Final Summary of Immigration Research

Hello all!

To everyone who read my earlier updates, thanks for joining me on my epic quest to compare immigration narratives between U.S., Mexican, and Honduran media. To those of you who would prefer a short-cut, here’s a quick summary of my research process and findings. If you’re interested in an aesthetically-pleasing presentation that expands on my work, click this link:

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Immigration Narratives of “Origin” Countries

Hi everyone!

I’m back with some updates on the immigration narratives told by Mexican and Honduran newspapers. While both of these countries are classified as migrant “countries of origin,” the most important difference between the two is that Honduran migrants in the U.S. currently enjoy TPS (Temporary Protected Status) and Mexican migrants do not. To those of you who don’t know, TPS provides migrants with a work permit and prevents them from being detained based on immigration status. Most Honduran citizens who have continuously lived in the U.S. since January 1999 are eligible. This distinction between the two countries could affect the narratives being told to potential migrants back home.

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ABSTRACT: A Literature Review on Identity, Humor, and Offense—Exploring and Understanding Cards Against Humanity

ABSTRACT: I plan to explore how various aspects of one’s identity–e.g. age, gender, sexuality, race, etc–inform and influence one’s sense of humor as well as one’s sensibility. More specifically, I will conduct a literature review wherein I compile the most relevant scholarly work across several fields on the subject–including humor studies, psychology, and sociology. Finally, I will use the popular party game Cards Against Humanity (CAH) as a connecting focal point for my research. Cards Against Humanity, i.e. “a party game for horrible people”, asks players to choose the funniest punchline Cards-Against-Humanityfrom a set of cards to complete a given setup or prompt–the result is oftentimes a dirty, dark, or satirical joke. As players confront controversial cards, they are forced to decide what is funny and what is simply offensive. Subsequently, each player must define their sense of humor, their sensibility, and their identity amidst a social group. At the same time, players must be mindful of the particular humors, sensibilities, and identities of others in the group. For that reason, CAH is an excellent medium through which to research the interplay of these three factors. This piece of research is an essential first step in moving towards an understanding of the fascinating social phenomenon that is Cards Against Humanity.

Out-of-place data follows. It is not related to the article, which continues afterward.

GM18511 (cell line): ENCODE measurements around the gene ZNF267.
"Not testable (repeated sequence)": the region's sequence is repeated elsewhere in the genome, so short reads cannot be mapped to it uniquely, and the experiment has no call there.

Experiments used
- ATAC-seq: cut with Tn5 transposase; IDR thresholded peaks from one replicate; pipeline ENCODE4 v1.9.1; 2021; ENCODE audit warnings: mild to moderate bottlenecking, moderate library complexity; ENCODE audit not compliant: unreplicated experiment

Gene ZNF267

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Mapping Media Responses to Research

My research is drawing to a close just in time for classes to start. My advisor, Professor Linneman, is helping me to formalize and flesh out a brief paper that I’ve written about my findings. In it, I describe the types of coverage that I found most commonly, which include
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